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Thread: Chamber length questions on my old Damascus 10 gauge

  1. #21
    Boolit Master schutzen-jager's Avatar
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    Quote Originally Posted by Tripplebeards View Post
    I apparently I didn't zero my calipers before I measured the loaded RST factory ammo the other day. It measured 2.405” today after zeroing my digital calipers. I also re measured my chambers and they still are both reading the same as yesterday at 2.775”. So i would say I'm good to go with 2 7/8" factory RST ammo if I want to shoot it up. Well that's good becuase when I loaded up my proven load the other day and used a plastic shot cup instead of a 1/2" nitro card I had just enough hull length left over after shortening them to get a roll crimp. Now I won't have to cut down the current RST hulls that I know they are short enough to clear the forcing cones without any trimming or I'll have to trim off .025" of hull material I'm guessing.





    rolled paper or cardboard will not give a reliable accurate reading like a machined chamber gauge - there is no pronounced step were the chamber ends + forcing cone begins -
    never pick a fight with an old man - if he is too old to fight he will just kill you -
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  2. #22
    Boolit Grand Master Tripplebeards's Avatar
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    I have steps in mine! I’ll have to take a photo when I’m back over to the house and post it. It’s a forcing colon that looks just like it would and my new Vaquero you can see the “steps” as plain as day. I would say at the end of the 2.775 inches I would say it’s probably almost as thick as a piece of cardboard on a note book back cover where the steps are. Maybe it’s from whoever bored it that way?

    …Or I would say the “step” is of equal thickness of a plastic hull.
    Last edited by Tripplebeards; 06-24-2024 at 04:30 PM.

  3. #23
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    Oh my!

    Yes. Please post photos.

  4. #24
    Boolit Grand Master Tripplebeards's Avatar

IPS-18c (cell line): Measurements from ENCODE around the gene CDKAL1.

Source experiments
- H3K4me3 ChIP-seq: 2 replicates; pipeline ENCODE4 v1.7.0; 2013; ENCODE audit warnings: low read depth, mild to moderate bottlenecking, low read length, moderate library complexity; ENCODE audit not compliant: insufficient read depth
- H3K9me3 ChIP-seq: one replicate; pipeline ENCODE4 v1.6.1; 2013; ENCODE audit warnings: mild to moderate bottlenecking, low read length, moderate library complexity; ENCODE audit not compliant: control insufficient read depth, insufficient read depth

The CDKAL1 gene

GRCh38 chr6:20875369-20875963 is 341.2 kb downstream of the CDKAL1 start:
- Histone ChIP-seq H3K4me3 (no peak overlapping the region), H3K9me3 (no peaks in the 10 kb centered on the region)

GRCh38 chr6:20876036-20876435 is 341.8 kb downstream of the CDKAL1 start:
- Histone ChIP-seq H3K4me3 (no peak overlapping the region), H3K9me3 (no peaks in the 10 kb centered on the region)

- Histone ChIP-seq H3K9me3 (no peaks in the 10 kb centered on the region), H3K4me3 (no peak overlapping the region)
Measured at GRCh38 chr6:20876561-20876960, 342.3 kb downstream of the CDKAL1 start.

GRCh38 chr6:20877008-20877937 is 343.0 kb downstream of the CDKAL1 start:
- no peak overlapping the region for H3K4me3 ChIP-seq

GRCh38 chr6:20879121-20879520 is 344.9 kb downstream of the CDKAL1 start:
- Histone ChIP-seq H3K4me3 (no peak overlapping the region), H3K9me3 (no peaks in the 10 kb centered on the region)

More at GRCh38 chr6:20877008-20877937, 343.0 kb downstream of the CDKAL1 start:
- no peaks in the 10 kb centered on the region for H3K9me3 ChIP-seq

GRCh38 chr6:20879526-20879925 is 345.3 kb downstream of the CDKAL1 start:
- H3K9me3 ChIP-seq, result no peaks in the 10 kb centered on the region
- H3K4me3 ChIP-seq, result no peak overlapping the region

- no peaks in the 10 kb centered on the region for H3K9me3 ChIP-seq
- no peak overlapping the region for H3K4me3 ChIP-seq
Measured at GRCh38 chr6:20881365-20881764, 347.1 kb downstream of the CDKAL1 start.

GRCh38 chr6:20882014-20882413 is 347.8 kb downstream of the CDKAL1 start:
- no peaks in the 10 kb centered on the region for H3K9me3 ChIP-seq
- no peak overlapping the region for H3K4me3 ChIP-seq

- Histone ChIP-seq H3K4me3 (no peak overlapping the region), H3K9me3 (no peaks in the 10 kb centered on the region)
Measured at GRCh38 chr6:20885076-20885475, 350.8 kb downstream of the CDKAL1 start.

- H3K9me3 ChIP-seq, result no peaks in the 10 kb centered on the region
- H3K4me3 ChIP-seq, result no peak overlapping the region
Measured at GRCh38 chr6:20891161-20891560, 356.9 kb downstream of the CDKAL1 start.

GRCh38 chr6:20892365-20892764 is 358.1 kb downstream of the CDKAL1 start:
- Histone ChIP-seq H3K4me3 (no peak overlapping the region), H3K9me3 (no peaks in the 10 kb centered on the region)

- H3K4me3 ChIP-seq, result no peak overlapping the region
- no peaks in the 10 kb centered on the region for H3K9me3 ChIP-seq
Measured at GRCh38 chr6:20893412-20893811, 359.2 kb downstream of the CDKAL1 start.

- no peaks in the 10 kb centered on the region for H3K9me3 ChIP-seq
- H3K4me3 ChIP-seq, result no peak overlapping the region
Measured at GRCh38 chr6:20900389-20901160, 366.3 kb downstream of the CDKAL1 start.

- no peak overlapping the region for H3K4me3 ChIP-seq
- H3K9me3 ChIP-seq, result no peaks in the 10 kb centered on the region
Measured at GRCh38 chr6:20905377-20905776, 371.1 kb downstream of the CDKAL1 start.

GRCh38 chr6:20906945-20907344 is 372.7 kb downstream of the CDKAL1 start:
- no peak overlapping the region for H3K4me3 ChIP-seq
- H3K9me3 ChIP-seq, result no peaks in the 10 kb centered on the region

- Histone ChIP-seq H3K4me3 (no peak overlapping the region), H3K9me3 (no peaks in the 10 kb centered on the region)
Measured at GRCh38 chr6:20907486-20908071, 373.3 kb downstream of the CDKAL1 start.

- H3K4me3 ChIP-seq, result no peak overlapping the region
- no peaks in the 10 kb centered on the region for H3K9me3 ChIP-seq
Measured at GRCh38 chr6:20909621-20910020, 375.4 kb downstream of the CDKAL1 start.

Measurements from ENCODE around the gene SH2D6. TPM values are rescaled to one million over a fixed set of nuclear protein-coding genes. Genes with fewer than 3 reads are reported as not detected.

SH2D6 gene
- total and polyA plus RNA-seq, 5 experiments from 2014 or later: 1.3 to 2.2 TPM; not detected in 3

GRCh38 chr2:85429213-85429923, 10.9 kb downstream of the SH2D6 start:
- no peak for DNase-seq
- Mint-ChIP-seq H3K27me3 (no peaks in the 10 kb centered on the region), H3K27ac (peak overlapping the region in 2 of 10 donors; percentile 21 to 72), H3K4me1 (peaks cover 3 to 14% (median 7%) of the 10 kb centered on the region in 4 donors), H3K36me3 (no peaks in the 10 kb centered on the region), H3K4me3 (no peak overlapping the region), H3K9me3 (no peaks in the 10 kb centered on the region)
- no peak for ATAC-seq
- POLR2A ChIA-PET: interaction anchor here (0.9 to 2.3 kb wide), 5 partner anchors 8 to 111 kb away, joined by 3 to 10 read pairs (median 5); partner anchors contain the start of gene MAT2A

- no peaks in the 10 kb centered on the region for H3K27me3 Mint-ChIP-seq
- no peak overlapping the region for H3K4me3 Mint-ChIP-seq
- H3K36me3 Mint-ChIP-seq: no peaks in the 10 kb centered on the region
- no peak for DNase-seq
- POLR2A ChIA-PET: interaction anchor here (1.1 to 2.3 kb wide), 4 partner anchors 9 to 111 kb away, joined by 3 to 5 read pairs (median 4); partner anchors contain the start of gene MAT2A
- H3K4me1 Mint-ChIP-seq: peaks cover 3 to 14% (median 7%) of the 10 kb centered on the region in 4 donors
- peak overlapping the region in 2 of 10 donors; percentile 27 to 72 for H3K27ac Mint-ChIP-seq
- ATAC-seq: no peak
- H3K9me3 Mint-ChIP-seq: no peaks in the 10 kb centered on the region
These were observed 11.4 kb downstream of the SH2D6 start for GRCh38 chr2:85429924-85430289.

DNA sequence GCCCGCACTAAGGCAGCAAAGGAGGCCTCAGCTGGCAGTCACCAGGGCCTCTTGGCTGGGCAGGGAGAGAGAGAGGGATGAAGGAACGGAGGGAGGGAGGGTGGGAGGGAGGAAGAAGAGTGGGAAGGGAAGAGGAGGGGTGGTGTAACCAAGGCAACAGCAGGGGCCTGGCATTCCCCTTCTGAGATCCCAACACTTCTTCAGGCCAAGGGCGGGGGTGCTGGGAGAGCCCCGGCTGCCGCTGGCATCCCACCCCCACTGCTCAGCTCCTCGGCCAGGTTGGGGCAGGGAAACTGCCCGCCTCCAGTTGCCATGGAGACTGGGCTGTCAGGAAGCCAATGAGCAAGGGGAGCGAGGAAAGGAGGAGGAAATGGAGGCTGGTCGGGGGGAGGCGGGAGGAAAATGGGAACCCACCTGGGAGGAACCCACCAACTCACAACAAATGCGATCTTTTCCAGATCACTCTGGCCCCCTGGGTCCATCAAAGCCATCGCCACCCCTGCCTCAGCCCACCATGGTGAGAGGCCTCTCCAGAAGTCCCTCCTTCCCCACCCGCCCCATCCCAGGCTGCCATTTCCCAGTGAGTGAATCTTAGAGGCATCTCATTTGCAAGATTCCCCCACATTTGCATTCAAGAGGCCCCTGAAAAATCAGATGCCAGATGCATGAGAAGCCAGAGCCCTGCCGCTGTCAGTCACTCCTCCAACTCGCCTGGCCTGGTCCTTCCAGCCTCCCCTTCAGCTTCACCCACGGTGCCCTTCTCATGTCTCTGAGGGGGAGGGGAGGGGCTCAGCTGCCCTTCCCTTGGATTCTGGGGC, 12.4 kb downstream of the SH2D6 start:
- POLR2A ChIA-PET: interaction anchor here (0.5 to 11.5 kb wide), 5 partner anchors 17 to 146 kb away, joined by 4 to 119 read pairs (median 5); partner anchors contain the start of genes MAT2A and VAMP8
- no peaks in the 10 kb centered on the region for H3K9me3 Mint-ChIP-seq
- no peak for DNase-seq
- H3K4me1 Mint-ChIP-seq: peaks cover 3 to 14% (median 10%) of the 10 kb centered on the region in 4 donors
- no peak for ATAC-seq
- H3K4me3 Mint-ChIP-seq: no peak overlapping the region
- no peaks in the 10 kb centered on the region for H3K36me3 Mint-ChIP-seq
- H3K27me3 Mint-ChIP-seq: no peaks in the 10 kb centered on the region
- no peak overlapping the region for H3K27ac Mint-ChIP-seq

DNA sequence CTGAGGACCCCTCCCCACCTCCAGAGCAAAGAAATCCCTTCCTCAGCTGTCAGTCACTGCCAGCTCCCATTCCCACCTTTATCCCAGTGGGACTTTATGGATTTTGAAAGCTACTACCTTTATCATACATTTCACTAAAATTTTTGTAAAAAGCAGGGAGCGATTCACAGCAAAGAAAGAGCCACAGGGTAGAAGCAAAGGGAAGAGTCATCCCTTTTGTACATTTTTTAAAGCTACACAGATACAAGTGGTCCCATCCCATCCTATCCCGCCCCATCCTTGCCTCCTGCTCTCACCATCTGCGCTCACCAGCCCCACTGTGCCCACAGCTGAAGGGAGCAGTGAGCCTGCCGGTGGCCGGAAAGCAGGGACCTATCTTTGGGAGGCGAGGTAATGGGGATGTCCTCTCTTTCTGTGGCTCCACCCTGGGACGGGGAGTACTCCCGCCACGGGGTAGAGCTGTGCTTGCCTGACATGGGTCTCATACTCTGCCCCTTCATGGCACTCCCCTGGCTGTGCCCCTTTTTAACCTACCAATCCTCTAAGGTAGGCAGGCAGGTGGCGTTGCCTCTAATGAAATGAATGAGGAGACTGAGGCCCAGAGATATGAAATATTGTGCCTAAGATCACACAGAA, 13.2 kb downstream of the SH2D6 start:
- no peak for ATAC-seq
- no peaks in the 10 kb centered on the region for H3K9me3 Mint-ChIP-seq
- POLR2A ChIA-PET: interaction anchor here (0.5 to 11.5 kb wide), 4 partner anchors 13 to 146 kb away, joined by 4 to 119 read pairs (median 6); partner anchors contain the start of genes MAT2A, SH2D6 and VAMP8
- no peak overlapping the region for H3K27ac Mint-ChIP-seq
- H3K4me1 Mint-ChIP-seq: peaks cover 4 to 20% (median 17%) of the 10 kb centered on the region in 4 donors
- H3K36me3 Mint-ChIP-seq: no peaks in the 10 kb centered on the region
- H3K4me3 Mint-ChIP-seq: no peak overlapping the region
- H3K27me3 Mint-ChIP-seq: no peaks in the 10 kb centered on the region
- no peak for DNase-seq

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    One of my best friends who’s been a gunsmith and had his business for over 25 years said some of those old guns have “steps” like mine and some don’t. I remember asking him a few days ago about it. I wouldn’t lose any sleep over it have forcing cones that basically have a “step” because it’s the way it was designed. Here’s a post showing some and what they look like similar to mine post number one and number 12 kinda reminds me of what mine look like Maybe I’m just not describing it properly to you guys confusing you just like my goofy measuring?…lol

    https://www.shotgunworld.com/threads...-cones.565724/

    I’ll have to pay through the post. I only did a quick skim when I did a Google on Damascus, forcing Cones in barrels. Like I said it looks like number one in post number 12 there’s literally a lip or in the edge from the chamber going up into the barrels. I would assume it’s designed so when your hole unfolds or un rolls the thickness of the hull ends up being even with the inside of the barrels for smooth wad and shot transition.

    There’s a picture about halfway down with all the photos showing inside the chambers how the forcing cones “step” i’m referring to in mine.

    https://www.dogsanddoubles.com/tag/damascus/
    Last edited by Tripplebeards; 06-24-2024 at 05:45 PM.

  5. #25
    Boolit Buddy
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    Everyone is getting sidetracked on the chamber size but not talking about the elephant in the room. DO NOT shoot a modern 10 ga shell in a Damascus shotgun made in 1873! Is the shotgun even nitro proofed?

  6. #26
    Boolit Master schutzen-jager's Avatar
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    Quote Originally Posted by Tripplebeards View Post